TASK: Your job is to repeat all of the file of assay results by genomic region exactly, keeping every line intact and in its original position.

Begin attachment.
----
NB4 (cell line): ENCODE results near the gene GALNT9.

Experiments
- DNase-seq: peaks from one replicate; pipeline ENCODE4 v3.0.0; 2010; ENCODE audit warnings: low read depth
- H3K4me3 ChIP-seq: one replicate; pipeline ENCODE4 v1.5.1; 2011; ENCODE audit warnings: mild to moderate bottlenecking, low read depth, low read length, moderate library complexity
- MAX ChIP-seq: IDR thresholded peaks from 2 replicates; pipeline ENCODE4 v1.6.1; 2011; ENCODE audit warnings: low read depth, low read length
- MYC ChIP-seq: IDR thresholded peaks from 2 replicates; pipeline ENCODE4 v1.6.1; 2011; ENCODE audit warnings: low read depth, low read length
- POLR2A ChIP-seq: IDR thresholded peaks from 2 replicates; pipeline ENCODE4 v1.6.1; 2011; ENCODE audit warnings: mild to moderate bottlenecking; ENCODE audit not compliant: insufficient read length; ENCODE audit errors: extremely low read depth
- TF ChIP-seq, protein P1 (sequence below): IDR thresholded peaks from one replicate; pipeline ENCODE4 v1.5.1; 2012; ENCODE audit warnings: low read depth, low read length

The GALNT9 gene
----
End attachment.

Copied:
NB4 (cell line): ENCODE results near the gene GALNT9.

Experiments
- DNase-seq: peaks from one replicate; pipeline ENCODE4 v3.0.0; 2010; ENCODE audit warnings: low read depth
- H3K4me3 ChIP-seq: one replicate; pipeline ENCODE4 v1.5.1; 2011; ENCODE audit warnings: mild to moderate bottlenecking, low read depth, low read length, moderate library complexity
- MAX ChIP-seq: IDR thresholded peaks from 2 replicates; pipeline ENCODE4 v1.6.1; 2011; ENCODE audit warnings: low read depth, low read length
- MYC ChIP-seq: IDR thresholded peaks from 2 replicates; pipeline ENCODE4 v1.6.1; 2011; ENCODE audit warnings: low read depth, low read length
- POLR2A ChIP-seq: IDR thresholded peaks from 2 replicates; pipeline ENCODE4 v1.6.1; 2011; ENCODE audit warnings: mild to moderate bottlenecking; ENCODE audit not compliant: insufficient read length; ENCODE audit errors: extremely low read depth
- TF ChIP-seq, protein P1 (sequence below): IDR thresholded peaks from one replicate; pipeline ENCODE4 v1.5.1; 2012; ENCODE audit warnings: low read depth, low read length

The GALNT9 gene